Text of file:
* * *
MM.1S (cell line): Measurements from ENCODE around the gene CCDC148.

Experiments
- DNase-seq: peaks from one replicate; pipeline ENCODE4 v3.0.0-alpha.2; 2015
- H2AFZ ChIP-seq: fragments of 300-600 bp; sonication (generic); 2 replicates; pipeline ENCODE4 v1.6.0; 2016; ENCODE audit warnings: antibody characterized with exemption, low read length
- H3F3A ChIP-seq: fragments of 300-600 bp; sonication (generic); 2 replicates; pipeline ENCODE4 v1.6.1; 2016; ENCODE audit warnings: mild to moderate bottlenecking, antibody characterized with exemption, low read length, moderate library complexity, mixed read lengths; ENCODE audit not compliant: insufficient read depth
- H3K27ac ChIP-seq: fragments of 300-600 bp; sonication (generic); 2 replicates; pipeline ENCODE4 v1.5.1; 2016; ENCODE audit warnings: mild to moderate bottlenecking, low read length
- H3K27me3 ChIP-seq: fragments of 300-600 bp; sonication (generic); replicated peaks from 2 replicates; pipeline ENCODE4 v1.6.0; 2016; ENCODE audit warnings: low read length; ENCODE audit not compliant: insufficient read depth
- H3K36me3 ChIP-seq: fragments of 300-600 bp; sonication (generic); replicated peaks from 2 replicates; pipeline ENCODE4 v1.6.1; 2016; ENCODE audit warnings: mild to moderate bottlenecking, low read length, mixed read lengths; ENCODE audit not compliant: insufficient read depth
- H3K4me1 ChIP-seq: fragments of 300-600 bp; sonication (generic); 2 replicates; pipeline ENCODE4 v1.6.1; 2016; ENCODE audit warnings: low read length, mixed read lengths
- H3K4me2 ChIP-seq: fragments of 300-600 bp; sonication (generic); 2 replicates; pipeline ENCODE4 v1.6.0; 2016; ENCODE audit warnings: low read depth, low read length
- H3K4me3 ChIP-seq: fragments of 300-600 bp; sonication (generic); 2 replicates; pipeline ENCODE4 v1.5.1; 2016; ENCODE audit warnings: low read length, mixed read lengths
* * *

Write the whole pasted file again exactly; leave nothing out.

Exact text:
MM.1S (cell line): Measurements from ENCODE around the gene CCDC148.

Experiments
- DNase-seq: peaks from one replicate; pipeline ENCODE4 v3.0.0-alpha.2; 2015
- H2AFZ ChIP-seq: fragments of 300-600 bp; sonication (generic); 2 replicates; pipeline ENCODE4 v1.6.0; 2016; ENCODE audit warnings: antibody characterized with exemption, low read length
- H3F3A ChIP-seq: fragments of 300-600 bp; sonication (generic); 2 replicates; pipeline ENCODE4 v1.6.1; 2016; ENCODE audit warnings: mild to moderate bottlenecking, antibody characterized with exemption, low read length, moderate library complexity, mixed read lengths; ENCODE audit not compliant: insufficient read depth
- H3K27ac ChIP-seq: fragments of 300-600 bp; sonication (generic); 2 replicates; pipeline ENCODE4 v1.5.1; 2016; ENCODE audit warnings: mild to moderate bottlenecking, low read length
- H3K27me3 ChIP-seq: fragments of 300-600 bp; sonication (generic); replicated peaks from 2 replicates; pipeline ENCODE4 v1.6.0; 2016; ENCODE audit warnings: low read length; ENCODE audit not compliant: insufficient read depth
- H3K36me3 ChIP-seq: fragments of 300-600 bp; sonication (generic); replicated peaks from 2 replicates; pipeline ENCODE4 v1.6.1; 2016; ENCODE audit warnings: mild to moderate bottlenecking, low read length, mixed read lengths; ENCODE audit not compliant: insufficient read depth
- H3K4me1 ChIP-seq: fragments of 300-600 bp; sonication (generic); 2 replicates; pipeline ENCODE4 v1.6.1; 2016; ENCODE audit warnings: low read length, mixed read lengths
- H3K4me2 ChIP-seq: fragments of 300-600 bp; sonication (generic); 2 replicates; pipeline ENCODE4 v1.6.0; 2016; ENCODE audit warnings: low read depth, low read length
- H3K4me3 ChIP-seq: fragments of 300-600 bp; sonication (generic); 2 replicates; pipeline ENCODE4 v1.5.1; 2016; ENCODE audit warnings: low read length, mixed read lengths